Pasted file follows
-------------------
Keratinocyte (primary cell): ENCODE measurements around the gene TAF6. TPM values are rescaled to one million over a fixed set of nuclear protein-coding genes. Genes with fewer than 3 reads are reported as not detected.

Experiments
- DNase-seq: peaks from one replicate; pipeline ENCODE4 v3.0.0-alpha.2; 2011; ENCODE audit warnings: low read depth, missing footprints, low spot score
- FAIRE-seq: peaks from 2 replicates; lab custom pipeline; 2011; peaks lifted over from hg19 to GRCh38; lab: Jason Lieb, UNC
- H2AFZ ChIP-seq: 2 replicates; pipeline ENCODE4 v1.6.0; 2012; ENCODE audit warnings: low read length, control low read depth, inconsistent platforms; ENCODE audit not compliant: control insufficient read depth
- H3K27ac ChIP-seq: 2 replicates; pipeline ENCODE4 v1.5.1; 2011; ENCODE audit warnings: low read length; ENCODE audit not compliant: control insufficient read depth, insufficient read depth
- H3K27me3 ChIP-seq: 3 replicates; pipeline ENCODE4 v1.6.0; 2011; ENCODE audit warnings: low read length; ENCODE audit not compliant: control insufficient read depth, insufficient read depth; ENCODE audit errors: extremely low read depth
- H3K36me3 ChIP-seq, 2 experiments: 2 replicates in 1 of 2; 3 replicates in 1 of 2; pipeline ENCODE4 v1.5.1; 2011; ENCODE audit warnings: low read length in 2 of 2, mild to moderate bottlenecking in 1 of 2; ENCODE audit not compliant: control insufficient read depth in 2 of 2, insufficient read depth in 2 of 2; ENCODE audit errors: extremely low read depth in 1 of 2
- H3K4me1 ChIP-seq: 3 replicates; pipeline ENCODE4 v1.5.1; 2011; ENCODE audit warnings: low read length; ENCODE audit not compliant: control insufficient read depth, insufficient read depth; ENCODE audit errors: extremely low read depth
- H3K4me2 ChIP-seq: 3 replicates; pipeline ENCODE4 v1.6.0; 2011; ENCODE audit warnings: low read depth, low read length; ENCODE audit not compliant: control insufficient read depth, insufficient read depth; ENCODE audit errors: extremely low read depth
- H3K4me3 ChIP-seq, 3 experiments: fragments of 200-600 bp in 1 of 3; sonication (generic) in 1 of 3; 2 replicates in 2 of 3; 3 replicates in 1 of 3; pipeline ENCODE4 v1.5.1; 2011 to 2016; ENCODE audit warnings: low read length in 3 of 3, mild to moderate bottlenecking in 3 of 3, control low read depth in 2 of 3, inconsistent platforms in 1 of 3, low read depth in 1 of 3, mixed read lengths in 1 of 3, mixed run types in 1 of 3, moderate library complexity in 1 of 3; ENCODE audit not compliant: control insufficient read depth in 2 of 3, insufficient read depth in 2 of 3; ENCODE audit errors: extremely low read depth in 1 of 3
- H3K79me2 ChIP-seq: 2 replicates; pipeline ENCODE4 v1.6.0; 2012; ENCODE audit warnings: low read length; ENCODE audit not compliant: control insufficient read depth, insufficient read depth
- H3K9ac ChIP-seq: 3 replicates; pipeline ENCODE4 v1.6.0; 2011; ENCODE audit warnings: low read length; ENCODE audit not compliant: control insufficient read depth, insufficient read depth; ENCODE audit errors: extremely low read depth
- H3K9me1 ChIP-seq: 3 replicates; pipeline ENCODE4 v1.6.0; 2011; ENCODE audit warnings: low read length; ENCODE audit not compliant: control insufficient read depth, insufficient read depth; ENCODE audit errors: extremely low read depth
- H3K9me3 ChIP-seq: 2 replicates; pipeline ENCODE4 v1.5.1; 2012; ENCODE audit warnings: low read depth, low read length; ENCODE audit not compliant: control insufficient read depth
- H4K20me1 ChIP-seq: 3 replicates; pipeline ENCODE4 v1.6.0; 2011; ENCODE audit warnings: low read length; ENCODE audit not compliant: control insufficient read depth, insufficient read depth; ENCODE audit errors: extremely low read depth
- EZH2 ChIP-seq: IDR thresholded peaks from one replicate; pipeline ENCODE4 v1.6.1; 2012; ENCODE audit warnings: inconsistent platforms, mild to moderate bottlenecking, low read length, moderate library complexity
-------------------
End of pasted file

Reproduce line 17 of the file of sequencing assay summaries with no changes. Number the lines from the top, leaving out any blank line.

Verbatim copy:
- EZH2 ChIP-seq: IDR thresholded peaks from one replicate; pipeline ENCODE4 v1.6.1; 2012; ENCODE audit warnings: inconsistent platforms, mild to moderate bottlenecking, low read length, moderate library complexity